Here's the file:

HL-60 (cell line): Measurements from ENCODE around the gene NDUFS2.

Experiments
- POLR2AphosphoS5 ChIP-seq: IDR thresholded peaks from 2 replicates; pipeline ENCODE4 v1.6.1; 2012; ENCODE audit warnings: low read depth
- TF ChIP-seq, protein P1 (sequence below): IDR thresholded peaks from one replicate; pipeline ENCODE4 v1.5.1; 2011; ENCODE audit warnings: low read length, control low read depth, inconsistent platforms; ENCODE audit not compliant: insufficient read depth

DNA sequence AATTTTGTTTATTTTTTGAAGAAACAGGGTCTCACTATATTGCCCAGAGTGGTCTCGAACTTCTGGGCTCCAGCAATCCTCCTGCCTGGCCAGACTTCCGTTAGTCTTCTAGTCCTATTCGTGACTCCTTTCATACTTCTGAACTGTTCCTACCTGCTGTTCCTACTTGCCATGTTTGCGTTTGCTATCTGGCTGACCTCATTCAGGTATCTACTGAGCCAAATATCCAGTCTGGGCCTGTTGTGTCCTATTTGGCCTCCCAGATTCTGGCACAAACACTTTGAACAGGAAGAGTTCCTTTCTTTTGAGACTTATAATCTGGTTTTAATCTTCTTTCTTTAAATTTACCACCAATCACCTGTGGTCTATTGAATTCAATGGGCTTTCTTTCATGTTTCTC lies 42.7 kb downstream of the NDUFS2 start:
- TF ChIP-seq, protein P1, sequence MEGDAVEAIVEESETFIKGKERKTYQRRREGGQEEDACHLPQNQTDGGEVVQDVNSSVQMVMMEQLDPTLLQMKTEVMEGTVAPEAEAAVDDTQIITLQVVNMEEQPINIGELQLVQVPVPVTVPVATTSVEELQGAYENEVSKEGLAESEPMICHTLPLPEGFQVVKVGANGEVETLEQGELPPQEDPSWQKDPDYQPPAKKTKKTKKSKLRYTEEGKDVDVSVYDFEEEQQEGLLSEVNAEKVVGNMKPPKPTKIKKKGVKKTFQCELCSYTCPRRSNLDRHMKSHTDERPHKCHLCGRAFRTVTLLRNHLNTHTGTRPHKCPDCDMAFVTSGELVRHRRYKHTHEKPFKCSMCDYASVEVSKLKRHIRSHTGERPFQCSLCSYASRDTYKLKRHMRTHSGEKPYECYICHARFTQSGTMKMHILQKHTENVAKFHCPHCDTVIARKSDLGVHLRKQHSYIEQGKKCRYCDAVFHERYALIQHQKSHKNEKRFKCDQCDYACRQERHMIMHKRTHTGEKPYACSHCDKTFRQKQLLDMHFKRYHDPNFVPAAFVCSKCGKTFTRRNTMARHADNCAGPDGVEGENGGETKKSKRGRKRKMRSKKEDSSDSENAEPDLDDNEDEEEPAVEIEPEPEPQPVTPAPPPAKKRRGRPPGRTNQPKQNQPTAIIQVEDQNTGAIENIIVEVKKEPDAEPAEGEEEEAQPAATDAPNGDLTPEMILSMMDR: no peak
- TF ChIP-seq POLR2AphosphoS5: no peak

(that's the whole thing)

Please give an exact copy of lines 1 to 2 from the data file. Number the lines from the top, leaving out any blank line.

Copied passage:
HL-60 (cell line): Measurements from ENCODE around the gene NDUFS2.

Experiments